I am really excited about playing the new Infernals faction in the Warmachine/Hordes game by Privateer Press. For those who may have followed a link to the blog because I’m making terrain from foam, Warmachine & Hordes is a tabletop war game. It uses miniatures in a roughly 28mm scale to represent individuals caught up in the violent conflict that continually plagues their homeland. The Infernals are a species of alien life, from beyond the void. Think “Cthulu” mixed with the Alien Covenant and you get the general concept. The Infernals are also an analogue for devils, making bargains for souls. In the game, they are collecting those souls.
My Infernals need some catastrophic, alien yet magical looking terrain. They’re fighting in all parts of the continent, but I’m thinking this is a terrific time to start working on some more arid scenery for a table set that I have been planning for some time.
Step 1 – Conceptualizing the design
Conceptualizing the design starts with the premise. Alien, yet magical looking terrain for an arid region. From there, the concept gets more well defined. In the game, I want a line of sight blocking terrain element with multiple levels. The game rules don’t currently allow for climbing, so I’m not worried about multiple surfaces for playability. Line of sight blocking means the piece should be solid, and between two to 5 inches tall.
Next, I survey all the junk I have lying about. I have a lot of 1-inch insulation foam. Some made into bricks, others in chunky fragments of failed projects. I also have this candle making cup, from another project that moved in a different direction from originally planned.
The candle maker cups got me thinking about lighting effects, and I remembered that I have a bunch of those lighting cups from my glowing pool project. I covered one of the lights with the cup and was pleased with myself for a moment, thinking I could have some sort of glowing tower.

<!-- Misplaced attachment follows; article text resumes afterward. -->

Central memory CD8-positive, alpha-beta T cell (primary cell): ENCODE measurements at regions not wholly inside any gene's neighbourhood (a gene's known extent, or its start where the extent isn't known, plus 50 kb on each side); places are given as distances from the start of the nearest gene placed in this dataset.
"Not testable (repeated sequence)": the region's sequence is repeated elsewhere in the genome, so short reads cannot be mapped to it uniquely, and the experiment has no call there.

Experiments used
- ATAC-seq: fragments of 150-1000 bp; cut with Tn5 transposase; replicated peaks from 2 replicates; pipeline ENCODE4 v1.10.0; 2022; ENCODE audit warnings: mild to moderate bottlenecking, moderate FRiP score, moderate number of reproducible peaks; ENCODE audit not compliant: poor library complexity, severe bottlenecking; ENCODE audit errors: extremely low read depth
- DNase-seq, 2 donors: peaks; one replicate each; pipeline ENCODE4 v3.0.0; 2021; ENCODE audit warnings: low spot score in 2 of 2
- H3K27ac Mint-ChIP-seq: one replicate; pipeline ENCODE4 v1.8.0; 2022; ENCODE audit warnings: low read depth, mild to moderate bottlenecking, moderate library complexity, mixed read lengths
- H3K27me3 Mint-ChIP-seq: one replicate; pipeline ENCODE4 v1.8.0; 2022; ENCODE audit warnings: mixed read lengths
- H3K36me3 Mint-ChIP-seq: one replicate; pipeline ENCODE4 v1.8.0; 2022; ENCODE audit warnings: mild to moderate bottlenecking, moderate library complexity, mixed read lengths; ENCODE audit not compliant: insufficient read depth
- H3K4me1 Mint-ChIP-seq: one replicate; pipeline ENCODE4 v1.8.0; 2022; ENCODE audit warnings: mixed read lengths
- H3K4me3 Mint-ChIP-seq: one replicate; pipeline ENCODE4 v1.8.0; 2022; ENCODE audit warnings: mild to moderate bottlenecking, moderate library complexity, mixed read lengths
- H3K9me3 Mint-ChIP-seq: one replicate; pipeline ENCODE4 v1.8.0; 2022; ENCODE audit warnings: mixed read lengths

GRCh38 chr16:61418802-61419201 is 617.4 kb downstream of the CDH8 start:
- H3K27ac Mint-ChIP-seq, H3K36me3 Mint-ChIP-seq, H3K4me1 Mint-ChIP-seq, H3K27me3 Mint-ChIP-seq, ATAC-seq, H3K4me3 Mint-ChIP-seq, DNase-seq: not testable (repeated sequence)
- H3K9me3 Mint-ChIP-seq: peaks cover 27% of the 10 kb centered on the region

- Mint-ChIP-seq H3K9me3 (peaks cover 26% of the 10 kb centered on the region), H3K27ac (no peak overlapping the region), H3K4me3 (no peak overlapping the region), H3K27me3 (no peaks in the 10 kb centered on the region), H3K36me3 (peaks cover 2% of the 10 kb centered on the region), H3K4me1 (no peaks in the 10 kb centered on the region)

Then I remembered that I have acrylic scrap from the Glowforge when I made some ghostly game tokens (for representing souls). A few minutes with an old set of pliers and a video battle report playing to keep me company, and I found myself ready to start crafting.
The design would be simple. A pit of crystalline rock, made from acrylic scrap. Surrounded by rocky outcroppings, in the desert, made from foam. Based on a piece of MDF.
Step 2 – make the crystalline rocks
I wasn’t sure this would work. I proceeded anyway, cutting up acrylic with my trusty pliers. I used a box to keep everything from wandering and not flying all over the hobby room. As I cut, I discovered some rather unnatural looking spikey bits. They glued together nicely, forming some sort of pillar. I continued cutting, and after cutting a bunch, I tested the light under the acrylic to see what kind of effect it would have.
Step 3 – Rocking the foam
The clear plastic used as blister packs for models makes for a great seal to catch the acrylic fragments. Trace the light disk on both the plastic and in the foam. Cut the plastic with scissors, and the foam with a trusty sharp knife. Then, to make the exposed side seem more natural, punch through the final quarter inch or so with a flatblade screwdriver. It makes a larger exit hole, because it’s so blunt.